Every month, The Prudent Speculator produces a newsletter that includes a market summary, helpful charts and graphs, recent equity market news, economic outlook and specific stock investment strategies focused on value stock investing. In this month’s Newsletter, we discuss the equity market headwinds, value stocks vs. growth stocks, dividend stocks Dow Jones, Russell 3000 Value and more. We also include a preview of our current Recommended Stock List and Portfolio Builder section with ten highlighted stocks. Note that the entire list is available to our community of loyal subscribers only.
Editor’s Note: Equity Market Headwinds, Seasonality and Index Component Contributions to Return and more Economic News
“There may be another small one, but this pretty much resolves them all. This part of the crisis is over.” — Jamie Dimon
The ink had barely dried on Uncle Sam’s seizure of First Republic Bank (FRC) and hasty weekend sale of the troubled lender’s $173 billion in loans and $30 billion of securities to JPMorgan Chase (JPM – $138.92), which also assumed $92 billion in deposits. After arguably (bank stocks skidded on May 2) helping put an end to the runs on regional banks by flighty depositors ($100 billion was withdrawn from FRC in Q1), Treasury Secretary Janet Yellen was quick to warn, “After reviewing recent federal tax receipts, our best estimate is that we will be unable to continue to satisfy all of the government’s obligations by early June, and potentially as early as June 1, if Congress does not raise or suspend the debt limit before that time.”
If it isn’t one thing, it is another! Indeed, the list of investor concerns these days is long. After all, Jerome H. Powell & Co. are likely to boost interest rates by an additional 25 basis points this month as the Fed’s preferred measure of inflation, the core Personal Consumption Expenditures index, rose 4.6% in March. And the odds of recession in the next 12 months, as calculated by Bloomberg, stand at 65% as the ISM Manufacturing index for April came in at 47.1, signaling a contraction in the factory sector. The Leading Economic index also fell 1.2% in March, prompting the keeper of the gauge to proclaim, “The Conference Board forecasts that economic weakness will intensify and spread more widely throughout the U.S. economy over the coming months, leading to a recession starting in mid-2023.”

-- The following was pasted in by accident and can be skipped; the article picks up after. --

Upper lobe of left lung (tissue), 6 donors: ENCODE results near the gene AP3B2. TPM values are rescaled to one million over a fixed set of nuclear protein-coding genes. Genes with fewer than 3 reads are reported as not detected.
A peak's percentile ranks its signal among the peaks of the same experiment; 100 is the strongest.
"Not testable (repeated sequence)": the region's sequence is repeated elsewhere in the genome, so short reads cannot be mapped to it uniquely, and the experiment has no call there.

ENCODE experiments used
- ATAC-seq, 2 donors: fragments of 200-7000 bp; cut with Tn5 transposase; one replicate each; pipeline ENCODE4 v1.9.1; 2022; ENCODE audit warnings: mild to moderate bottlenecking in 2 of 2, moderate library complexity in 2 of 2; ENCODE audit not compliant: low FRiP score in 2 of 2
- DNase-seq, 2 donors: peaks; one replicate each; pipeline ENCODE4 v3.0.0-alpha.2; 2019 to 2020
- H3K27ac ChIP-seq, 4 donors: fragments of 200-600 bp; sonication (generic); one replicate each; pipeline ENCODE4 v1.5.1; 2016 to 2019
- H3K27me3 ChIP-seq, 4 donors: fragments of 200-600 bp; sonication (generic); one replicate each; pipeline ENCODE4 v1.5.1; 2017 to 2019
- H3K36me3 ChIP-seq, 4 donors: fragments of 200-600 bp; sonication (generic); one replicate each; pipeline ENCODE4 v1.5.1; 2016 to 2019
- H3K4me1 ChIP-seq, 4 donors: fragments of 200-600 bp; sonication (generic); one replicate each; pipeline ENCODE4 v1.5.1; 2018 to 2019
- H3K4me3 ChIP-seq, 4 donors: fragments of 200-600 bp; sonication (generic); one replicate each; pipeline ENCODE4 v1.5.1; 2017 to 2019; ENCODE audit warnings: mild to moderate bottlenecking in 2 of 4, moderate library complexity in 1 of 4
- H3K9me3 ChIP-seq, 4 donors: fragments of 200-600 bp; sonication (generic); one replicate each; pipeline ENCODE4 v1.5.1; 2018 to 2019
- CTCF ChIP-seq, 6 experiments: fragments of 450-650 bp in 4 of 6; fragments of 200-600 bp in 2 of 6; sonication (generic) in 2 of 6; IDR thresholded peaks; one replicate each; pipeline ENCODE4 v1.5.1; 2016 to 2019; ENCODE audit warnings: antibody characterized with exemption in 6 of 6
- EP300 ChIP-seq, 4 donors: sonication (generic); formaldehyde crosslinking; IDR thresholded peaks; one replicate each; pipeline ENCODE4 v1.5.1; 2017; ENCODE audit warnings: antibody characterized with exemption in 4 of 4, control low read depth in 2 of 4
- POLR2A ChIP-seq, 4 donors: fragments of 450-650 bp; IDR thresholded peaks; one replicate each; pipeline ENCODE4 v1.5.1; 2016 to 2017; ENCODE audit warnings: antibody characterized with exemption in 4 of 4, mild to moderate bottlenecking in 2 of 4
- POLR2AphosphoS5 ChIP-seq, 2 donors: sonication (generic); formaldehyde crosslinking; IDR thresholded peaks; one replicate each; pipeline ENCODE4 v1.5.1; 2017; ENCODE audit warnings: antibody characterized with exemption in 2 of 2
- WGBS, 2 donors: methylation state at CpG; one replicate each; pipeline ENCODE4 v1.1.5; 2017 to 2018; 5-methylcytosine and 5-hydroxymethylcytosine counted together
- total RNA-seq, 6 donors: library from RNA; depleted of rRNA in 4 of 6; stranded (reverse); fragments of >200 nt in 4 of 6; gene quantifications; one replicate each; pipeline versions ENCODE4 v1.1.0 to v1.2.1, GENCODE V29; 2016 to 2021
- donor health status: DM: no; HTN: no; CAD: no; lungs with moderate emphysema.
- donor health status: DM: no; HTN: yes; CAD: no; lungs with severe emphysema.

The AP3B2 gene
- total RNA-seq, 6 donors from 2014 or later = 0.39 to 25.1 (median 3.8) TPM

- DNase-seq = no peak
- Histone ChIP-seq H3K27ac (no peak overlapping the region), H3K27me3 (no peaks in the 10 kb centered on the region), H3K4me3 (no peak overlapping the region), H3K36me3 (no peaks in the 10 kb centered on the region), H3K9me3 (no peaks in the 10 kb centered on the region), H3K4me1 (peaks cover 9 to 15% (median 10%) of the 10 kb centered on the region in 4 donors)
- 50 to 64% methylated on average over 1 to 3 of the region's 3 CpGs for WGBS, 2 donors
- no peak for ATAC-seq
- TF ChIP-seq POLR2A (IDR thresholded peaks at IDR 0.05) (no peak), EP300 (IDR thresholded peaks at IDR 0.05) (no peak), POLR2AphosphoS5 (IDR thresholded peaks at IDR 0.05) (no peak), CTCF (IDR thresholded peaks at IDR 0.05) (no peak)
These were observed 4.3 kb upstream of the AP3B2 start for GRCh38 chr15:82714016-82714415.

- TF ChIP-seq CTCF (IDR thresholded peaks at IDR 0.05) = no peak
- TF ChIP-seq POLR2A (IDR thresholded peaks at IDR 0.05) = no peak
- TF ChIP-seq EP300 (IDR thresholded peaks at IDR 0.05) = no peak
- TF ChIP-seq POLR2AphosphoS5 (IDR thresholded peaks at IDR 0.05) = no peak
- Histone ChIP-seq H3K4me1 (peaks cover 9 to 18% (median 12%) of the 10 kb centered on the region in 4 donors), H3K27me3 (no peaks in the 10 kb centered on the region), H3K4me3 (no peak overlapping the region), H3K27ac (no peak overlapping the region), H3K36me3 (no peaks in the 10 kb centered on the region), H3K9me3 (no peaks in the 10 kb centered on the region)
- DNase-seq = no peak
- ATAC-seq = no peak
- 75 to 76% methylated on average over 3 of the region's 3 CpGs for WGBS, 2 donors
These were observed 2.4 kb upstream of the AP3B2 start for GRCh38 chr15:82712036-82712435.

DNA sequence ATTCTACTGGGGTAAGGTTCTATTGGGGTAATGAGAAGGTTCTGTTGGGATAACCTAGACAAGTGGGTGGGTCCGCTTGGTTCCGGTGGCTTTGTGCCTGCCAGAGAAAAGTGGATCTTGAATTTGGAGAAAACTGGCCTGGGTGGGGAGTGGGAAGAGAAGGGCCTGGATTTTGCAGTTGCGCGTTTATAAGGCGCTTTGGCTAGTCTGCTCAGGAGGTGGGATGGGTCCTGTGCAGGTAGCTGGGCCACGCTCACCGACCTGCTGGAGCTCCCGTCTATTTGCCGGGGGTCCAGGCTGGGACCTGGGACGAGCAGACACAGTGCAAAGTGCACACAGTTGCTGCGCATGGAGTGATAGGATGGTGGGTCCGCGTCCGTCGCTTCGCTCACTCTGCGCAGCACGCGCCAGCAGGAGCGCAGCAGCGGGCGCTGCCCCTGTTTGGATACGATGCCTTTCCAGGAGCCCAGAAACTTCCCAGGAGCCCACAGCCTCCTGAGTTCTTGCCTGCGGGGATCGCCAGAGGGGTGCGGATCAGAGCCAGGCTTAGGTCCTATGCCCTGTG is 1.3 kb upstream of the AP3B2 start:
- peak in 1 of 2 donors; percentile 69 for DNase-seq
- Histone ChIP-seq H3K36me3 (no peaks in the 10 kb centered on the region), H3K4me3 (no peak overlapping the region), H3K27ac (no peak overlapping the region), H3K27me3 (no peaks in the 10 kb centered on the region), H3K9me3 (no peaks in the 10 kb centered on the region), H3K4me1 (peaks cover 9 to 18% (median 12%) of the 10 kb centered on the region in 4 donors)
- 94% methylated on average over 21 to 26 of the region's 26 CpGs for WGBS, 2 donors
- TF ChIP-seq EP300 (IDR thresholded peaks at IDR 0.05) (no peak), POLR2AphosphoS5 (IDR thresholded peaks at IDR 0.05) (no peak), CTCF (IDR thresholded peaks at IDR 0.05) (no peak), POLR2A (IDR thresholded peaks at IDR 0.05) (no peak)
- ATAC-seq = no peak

Of course, there always seems to be something about which to fret, yet equities have long climbed a Wall of Worry. As Warren Buffett stated, “In the 20th century, the United States endured two world wars and other traumatic and expensive military conflicts; the Depression; a dozen or so recessions and financial panics; oil shocks; a flu epidemic; and the resignation of a disgraced president. Yet the Dow rose from 66 to 11,497.”
Channeling the Oracle of Omaha, we might add, “In the 21st century, the United States has endured 9/11, the Iraq War, the Great Financial Crisis, the downgrade of the U.S. credit rating and the COVID-19 pandemic, not to mention plenty of drama on the geopolitical stage, yet the Dow has risen from 11,497 to over 33,000 today.”
By no means are we suggesting that there is nothing to fear for equity market participants, especially as 10% corrections happen every 11 months, on average, and 20% Bear Markets occur every 3.4 years. However, despite all of the headwinds through the years, Value stocks, like those that we have long championed, have enjoyed returns of more than 13% per annum since 1927. Alas, few were able to achieve those returns as many forget that the secret to success in stocks is not to get scared out of them.
We realize that fear is a far more powerful emotion than greed, so we do our best to keep folks on track to reach their multi-year investment objectives by constantly showing that consternations like high inflation, elevated interest rates and even recessions are not cause for those who share our long-term time horizon to bail out of equities. After all, the reason that stocks have performed so well over time is that the economy grows (U.S. GDP was $9.9 trillion in 1999 vs. $26.5 trillion today) and companies generally become more valuable. In fact, operating EPS for the S&P 500 has risen from $46.77 in 1999 to more than $190 in 2022. Likewise, dividends for the S&P have grown from $16 per share at the turn of the Millennium to $67 today. A moderate recession like that contemplated by many economists would (temporarily) slow growth down, but S&P itself presently forecasts that EPS for the S&P 500 will rise to $218.06 this year and $244.22 in 2024.